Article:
Persona 4 Arena was some of the most fun I’ve ever had playing a fighting game. It rode a line between simple and complex, making the game fast-paced and satisfying to play. Stylistically, the way it managed to combine the Persona battle mechanics with a fighting game created a fighting game that felt truly distinct. When I first heard about the concept of a Persona fighting game I was skeptical, but after playing the game, the concepts seemed like a perfect match.
Ultimax is largely the same deal. All of the previous characters return, complete with all the rebalancing you would expect from a new installment in a fighting game and all the old stages, modes, and mechanics along in tow. There are new characters, of course, but the general gameplay mechanics have received very few tweaks. What is there seems explicitly built for the two audiences Ultimax tries to cater to.
Persona 4 Arena had a lot of mechanics to ease fighting game rookies in, from automatic combos by mashing a button to instantaneous Shoryuken-like moves. Ultimax carries on those ideas with another way to, theoretically, help newer players out. The Skill Hold system lets you hold down a button and, if you charge long enough, releases a special attack without having to do a motion. The longer you hold, the more powerful the attack that comes out, with the highest level being a meter-using super attack.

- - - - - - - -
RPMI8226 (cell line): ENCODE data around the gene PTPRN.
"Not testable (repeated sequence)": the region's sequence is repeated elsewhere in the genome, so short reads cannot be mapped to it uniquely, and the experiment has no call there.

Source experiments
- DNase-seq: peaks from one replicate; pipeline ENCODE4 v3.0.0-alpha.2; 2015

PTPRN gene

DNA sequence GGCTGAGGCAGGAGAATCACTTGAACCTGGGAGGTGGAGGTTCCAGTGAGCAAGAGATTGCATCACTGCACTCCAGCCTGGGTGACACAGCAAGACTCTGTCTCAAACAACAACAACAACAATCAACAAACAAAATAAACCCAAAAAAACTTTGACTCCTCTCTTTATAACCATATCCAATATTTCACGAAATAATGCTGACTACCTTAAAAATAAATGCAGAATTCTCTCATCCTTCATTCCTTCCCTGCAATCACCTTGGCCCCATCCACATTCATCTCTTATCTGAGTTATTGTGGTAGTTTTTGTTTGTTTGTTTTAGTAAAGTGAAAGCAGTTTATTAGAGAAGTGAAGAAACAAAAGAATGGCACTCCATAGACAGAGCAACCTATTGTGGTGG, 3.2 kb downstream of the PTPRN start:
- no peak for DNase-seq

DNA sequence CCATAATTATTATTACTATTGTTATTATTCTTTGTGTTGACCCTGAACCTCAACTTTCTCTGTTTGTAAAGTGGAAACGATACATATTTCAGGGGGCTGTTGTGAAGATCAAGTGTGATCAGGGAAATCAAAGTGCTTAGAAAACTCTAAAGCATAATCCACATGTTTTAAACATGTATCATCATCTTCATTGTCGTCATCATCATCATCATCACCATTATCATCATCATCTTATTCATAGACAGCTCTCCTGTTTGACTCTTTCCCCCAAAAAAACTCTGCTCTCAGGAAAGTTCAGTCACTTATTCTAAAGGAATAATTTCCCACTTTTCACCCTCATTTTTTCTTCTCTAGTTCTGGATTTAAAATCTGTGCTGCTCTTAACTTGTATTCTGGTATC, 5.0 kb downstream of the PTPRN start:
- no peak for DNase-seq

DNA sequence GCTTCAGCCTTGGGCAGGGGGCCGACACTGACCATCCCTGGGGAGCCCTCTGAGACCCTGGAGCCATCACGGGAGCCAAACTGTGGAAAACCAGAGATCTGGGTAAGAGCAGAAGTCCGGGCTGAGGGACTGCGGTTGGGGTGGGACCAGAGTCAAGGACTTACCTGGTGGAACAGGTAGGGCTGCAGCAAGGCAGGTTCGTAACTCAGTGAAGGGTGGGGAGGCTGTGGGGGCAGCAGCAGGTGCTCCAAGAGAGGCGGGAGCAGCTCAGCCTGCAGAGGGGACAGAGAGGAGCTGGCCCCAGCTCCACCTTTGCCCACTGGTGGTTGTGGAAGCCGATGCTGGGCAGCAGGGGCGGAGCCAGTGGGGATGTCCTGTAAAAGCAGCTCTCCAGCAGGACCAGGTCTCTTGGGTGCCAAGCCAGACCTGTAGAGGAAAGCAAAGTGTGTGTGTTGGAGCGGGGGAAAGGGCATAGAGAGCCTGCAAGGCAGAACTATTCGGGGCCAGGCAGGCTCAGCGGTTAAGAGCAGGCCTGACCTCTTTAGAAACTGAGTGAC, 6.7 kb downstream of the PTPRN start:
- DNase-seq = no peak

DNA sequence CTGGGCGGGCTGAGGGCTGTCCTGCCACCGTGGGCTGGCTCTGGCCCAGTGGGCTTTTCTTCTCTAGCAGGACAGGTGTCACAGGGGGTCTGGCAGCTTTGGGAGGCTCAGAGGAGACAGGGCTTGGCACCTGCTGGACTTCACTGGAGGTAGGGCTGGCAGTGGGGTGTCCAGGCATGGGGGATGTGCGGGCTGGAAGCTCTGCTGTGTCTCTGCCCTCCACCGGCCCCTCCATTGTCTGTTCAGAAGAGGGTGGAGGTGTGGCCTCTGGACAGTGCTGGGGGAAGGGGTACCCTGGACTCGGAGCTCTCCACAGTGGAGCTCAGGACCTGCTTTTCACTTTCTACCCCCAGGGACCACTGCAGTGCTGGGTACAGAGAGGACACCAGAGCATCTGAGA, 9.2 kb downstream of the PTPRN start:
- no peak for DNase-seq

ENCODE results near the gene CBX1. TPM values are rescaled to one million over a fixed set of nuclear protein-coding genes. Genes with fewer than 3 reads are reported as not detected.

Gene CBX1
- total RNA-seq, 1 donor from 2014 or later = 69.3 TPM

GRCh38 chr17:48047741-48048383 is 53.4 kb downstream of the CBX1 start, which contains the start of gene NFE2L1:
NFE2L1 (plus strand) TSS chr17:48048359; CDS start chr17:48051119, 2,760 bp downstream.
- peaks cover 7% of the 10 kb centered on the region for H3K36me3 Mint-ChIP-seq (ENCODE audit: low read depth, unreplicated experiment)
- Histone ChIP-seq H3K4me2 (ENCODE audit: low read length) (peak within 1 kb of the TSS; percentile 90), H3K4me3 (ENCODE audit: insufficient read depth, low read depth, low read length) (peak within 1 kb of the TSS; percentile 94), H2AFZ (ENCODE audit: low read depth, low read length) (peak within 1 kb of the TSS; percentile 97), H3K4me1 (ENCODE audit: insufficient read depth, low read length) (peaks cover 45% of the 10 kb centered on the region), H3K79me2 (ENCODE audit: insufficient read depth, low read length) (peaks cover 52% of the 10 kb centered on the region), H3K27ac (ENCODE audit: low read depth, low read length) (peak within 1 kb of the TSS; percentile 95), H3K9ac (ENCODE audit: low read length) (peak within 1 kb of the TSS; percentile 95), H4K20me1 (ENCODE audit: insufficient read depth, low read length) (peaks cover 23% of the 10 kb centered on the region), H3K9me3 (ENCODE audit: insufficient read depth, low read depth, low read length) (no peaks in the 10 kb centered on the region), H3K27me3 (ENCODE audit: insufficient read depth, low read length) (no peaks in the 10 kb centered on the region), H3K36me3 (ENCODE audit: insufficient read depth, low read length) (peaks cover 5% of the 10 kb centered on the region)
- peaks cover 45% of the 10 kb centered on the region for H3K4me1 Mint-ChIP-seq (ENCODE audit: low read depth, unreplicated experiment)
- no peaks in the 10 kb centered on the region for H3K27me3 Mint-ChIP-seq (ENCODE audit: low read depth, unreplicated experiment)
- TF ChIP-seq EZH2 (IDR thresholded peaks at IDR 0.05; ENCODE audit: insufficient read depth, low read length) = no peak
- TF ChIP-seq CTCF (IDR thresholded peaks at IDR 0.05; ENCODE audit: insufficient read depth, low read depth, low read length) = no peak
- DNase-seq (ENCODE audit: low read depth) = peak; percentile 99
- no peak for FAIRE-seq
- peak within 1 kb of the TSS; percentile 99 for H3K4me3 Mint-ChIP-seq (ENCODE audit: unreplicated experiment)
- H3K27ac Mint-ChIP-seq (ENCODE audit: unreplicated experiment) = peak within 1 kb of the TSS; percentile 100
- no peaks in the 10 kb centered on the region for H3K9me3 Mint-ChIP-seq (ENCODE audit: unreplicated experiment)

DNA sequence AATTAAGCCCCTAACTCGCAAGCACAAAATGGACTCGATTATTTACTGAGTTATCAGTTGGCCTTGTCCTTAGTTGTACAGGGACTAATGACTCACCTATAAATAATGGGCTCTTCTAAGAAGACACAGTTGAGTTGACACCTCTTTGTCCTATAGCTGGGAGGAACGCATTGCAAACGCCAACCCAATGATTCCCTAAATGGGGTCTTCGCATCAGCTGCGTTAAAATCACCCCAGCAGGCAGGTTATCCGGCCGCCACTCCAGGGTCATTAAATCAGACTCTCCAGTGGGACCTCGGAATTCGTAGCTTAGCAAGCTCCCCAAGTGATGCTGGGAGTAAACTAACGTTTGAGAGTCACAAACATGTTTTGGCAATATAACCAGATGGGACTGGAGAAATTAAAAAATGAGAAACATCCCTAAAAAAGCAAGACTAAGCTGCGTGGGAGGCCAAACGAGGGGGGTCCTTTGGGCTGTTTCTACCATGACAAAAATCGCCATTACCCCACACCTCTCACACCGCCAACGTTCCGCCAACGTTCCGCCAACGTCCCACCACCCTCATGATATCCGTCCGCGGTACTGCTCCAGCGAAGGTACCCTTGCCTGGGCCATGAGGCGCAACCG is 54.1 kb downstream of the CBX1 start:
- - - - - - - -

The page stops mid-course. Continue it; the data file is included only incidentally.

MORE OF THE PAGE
It’s based on a visible charge timer on the screen, which not only charges way slower than just doing the move normally would take, but also basically reveals your hand to the opponent. It’s straight up disadvantageous to the player who needs to use it, which makes me question why it was even included. While it may be more difficult, people are much better off attempting the motion in most cases, as not only will your attacks come out faster, but you will have a wider arsenal of attacks to work with.
On the opposite end of the spectrum, the addition of shadow versions to most of the characters feels more geared towards advanced players. The main difference is that in place of the burst mechanic, which shoots enemies away from you when they’re attacking, all of the shadows have access to a “Shadow Frenzy.” Shadow Frenzy essentially gives you unlimited use of meter-burning special attacks for a brief time period, which can create a formidable offense.
This is a huge difference, as Ultimax favors dominating playstyles. Often one player will be completely controlling a match, but a well-timed burst can effectively reset the situation and help turn the entire match around. Picking a shadow character means throwing your fail-safe defense out the window and going all in on the offense, a significant risk that can easily go awry.
Along with all the gameplay tweaks there are new fighters in the ring, including Yukari, Ken, and Junpei from Persona 3, Rise from Persona 4, and the mysterious newcomer, Sho Minazuki. I think all of these characters are all great. Not necessarily that they’re really powerful, but they all have unique playstyles that continue to add variety to a cast that already felt very distinct. Have you ever wanted to simulate a baseball game in a fighting match? Pick Junpei. Tag-team brawl with a dog? Pick Ken. Want to just go nuts with powerful offense? One of the Shos (he takes up two slots, one with a persona and one without) would be perfect for you.